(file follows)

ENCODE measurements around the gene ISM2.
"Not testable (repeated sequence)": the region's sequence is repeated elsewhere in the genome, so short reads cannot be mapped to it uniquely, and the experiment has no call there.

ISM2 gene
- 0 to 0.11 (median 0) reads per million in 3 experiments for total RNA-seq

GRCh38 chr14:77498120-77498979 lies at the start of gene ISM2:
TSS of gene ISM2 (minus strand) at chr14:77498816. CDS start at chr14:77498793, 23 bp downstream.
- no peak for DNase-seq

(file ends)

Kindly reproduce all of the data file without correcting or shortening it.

ENCODE measurements around the gene ISM2.
"Not testable (repeated sequence)": the region's sequence is repeated elsewhere in the genome, so short reads cannot be mapped to it uniquely, and the experiment has no call there.

ISM2 gene
- 0 to 0.11 (median 0) reads per million in 3 experiments for total RNA-seq

GRCh38 chr14:77498120-77498979 lies at the start of gene ISM2:
TSS of gene ISM2 (minus strand) at chr14:77498816. CDS start at chr14:77498793, 23 bp downstream.
- no peak for DNase-seq